Now that BitTorrent has gone legit, the company used CES to unveil a line of software that enables its service to transfer files through live streams, and apps on Android and Apple’s iOS devices.
“Peer-based computing is the fastest way to send these huge files over the Internet,” Shahi Ghanem, chief strategy officer at BitTorrent said in a written statement. “This dovetails with the expanded abilities of smartphones, HD camcorders, and DSLR (cameras) to record high-quality files that easily can clear multiple gigabytes of space, either individually or taken as a group.”
More than 150 million people used BitTorrent and uTorrent in December, with 132 million people using uTorrent and more than 20 million people using BitTorrent.
The San Francisco-based peer-to-peer file-sharing company has also inked hardware deals to integrate BitTorrent’s file-sharing software in new devices that will enable users to exchange movies, photos and legally-owned entertainment files.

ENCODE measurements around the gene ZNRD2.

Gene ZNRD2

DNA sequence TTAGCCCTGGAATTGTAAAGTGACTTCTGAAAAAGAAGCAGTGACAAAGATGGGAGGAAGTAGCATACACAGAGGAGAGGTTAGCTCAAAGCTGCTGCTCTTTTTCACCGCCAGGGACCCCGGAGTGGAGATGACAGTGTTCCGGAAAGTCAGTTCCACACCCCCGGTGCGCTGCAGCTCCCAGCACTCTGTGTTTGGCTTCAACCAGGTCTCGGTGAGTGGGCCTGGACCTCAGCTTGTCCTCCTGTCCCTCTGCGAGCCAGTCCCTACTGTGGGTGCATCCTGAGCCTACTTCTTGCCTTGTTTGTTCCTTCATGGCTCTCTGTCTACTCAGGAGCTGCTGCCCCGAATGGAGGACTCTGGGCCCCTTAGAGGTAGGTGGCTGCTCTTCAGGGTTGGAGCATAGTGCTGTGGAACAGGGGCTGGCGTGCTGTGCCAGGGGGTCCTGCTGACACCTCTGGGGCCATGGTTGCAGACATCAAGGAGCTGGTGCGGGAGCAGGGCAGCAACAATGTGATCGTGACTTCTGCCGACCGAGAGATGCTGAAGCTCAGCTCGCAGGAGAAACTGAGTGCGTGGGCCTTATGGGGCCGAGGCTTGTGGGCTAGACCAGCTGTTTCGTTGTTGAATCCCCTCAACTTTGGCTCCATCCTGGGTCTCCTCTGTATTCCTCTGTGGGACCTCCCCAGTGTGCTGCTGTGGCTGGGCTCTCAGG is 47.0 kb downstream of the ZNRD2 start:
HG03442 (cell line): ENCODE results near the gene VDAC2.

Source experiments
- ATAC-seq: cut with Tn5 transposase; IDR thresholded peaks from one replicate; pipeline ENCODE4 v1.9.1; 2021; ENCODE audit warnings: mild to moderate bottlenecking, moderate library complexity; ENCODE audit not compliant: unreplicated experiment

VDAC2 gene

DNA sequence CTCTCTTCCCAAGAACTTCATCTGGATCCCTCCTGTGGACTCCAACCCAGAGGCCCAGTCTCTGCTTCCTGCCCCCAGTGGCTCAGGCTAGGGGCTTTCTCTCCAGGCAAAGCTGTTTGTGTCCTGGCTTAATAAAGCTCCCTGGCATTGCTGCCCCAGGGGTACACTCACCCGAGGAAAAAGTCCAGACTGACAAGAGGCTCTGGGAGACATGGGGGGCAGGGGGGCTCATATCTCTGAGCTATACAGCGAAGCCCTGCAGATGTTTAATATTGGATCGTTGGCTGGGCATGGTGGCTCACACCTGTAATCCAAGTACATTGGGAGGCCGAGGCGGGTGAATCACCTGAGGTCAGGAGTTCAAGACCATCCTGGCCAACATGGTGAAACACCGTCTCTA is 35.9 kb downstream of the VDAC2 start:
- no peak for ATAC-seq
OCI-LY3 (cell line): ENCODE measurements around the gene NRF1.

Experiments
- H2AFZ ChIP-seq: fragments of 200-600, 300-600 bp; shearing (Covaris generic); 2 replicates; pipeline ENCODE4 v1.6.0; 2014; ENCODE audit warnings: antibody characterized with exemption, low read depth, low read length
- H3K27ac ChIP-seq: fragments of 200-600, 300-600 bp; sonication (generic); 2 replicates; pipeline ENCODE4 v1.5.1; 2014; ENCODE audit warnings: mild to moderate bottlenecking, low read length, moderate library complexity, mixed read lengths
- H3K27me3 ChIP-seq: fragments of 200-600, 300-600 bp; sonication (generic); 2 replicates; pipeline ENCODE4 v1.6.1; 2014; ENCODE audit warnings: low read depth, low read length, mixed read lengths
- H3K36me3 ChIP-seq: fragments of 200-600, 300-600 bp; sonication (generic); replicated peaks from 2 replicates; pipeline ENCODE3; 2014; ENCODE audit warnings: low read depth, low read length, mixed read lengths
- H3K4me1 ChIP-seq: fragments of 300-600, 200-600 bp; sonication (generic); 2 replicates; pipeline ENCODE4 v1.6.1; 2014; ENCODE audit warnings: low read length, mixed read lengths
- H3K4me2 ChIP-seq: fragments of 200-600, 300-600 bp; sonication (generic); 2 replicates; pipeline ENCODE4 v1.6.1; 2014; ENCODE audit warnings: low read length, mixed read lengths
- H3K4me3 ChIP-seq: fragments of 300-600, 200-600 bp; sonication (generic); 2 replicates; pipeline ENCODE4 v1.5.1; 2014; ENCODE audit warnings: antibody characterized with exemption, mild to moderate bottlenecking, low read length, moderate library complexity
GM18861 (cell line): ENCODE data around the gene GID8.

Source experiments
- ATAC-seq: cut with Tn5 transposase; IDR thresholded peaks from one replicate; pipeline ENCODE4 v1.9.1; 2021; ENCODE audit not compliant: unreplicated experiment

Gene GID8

None of the hardware companies are based in the U.S., however, or are among the major device brands, with those firms opting to keep away from any issues with Hollywood.
BBK Electronics, popular in Russia, will integrate BitTorrent in its TVs, Blu-ray and DVD players.
“Our customers would like to easily playback hi-def content on their TVs and share it with friends,” wrote BBK representative Evgeny Zemskov in a statement.
Others are AirTies, makers of set-top boxes and routers in Europe, Russia, Ukraine and Turkey; Dune HD, which makes media players and Europe and Asia and Antik, which makes web-enabled TVs in Slovakia.